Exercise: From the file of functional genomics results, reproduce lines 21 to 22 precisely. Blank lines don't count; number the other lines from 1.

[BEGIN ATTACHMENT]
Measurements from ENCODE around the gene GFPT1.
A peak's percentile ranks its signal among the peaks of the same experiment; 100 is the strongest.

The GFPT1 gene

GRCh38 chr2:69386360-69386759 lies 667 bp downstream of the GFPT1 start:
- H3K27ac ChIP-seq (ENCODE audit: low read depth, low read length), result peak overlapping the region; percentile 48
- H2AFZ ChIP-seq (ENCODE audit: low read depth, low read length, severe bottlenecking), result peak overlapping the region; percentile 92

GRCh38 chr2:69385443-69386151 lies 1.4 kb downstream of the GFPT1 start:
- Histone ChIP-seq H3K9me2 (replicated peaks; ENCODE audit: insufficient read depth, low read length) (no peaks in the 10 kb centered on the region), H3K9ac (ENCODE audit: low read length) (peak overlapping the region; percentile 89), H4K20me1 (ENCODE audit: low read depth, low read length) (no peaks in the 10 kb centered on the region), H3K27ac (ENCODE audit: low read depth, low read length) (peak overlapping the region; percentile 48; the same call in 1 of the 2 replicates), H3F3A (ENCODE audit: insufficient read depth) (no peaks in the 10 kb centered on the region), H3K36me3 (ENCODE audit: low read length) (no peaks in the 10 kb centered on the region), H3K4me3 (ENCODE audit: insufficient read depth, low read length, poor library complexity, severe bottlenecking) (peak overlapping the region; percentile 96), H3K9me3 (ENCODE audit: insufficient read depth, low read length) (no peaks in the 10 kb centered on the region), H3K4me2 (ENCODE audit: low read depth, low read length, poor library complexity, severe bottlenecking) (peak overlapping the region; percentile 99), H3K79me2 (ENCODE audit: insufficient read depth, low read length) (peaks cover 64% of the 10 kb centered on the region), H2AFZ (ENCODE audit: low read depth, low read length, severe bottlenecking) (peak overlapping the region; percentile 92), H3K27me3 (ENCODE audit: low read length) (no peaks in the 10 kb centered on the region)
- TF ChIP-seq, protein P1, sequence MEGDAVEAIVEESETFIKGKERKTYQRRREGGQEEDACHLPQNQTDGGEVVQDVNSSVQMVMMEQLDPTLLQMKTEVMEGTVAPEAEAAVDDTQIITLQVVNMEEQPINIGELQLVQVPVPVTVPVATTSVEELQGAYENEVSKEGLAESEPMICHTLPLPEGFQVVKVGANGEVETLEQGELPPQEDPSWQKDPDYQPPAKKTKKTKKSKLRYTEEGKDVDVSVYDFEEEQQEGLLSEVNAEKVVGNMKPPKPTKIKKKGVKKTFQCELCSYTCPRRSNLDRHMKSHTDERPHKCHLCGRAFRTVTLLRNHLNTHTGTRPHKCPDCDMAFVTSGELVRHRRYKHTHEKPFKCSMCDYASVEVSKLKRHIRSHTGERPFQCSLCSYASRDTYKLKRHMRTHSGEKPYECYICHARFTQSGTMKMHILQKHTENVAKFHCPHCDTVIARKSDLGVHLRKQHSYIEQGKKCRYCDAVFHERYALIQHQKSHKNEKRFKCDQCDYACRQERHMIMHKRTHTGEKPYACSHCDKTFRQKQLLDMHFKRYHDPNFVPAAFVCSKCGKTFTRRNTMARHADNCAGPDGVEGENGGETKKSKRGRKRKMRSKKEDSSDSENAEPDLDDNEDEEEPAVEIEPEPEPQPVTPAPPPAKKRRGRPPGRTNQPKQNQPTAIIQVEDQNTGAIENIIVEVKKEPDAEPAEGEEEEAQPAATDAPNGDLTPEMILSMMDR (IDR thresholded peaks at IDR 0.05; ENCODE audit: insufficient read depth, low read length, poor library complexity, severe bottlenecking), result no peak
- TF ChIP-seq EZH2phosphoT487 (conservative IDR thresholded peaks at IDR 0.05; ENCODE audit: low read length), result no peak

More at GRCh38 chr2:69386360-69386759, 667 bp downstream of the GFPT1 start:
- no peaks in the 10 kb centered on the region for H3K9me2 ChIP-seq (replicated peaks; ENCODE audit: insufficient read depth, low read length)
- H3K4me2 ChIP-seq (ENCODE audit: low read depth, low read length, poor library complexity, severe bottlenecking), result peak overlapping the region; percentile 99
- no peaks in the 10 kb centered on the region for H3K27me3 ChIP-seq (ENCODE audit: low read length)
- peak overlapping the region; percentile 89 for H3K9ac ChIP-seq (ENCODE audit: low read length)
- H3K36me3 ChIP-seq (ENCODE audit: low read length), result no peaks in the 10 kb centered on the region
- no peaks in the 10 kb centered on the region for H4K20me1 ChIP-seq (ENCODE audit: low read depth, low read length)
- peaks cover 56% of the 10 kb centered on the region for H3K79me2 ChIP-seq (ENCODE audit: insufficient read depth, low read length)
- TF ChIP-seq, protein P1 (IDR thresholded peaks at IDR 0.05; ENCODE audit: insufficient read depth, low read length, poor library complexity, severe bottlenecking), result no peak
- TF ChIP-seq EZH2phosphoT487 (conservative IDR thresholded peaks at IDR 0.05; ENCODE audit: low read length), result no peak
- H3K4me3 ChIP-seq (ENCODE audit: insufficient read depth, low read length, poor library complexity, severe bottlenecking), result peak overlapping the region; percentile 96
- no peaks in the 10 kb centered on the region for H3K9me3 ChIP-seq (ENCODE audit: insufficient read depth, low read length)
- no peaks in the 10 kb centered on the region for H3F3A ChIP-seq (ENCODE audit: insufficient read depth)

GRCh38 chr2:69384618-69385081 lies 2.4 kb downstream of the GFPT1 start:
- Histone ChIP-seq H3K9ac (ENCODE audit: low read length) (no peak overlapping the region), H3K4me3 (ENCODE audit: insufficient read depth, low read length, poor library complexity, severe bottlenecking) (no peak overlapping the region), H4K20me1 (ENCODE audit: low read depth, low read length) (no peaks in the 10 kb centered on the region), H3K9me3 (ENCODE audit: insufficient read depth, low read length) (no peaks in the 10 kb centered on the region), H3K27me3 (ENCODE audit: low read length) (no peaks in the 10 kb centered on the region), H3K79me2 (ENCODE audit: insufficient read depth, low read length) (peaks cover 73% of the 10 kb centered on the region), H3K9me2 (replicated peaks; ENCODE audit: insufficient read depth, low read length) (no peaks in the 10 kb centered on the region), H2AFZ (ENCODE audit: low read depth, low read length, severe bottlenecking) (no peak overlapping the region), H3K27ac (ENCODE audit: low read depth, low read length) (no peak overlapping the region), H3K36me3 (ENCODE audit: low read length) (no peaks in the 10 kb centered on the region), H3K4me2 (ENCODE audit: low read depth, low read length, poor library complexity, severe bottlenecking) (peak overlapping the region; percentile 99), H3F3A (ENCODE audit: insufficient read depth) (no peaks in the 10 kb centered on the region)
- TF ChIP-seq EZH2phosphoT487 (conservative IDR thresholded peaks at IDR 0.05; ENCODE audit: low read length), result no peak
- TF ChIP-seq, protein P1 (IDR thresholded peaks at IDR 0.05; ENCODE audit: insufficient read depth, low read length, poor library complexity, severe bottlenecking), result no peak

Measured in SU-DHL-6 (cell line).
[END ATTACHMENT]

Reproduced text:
- H3K4me3 ChIP-seq (ENCODE audit: insufficient read depth, low read length, poor library complexity, severe bottlenecking), result peak overlapping the region; percentile 96
- no peaks in the 10 kb centered on the region for H3K9me3 ChIP-seq (ENCODE audit: insufficient read depth, low read length)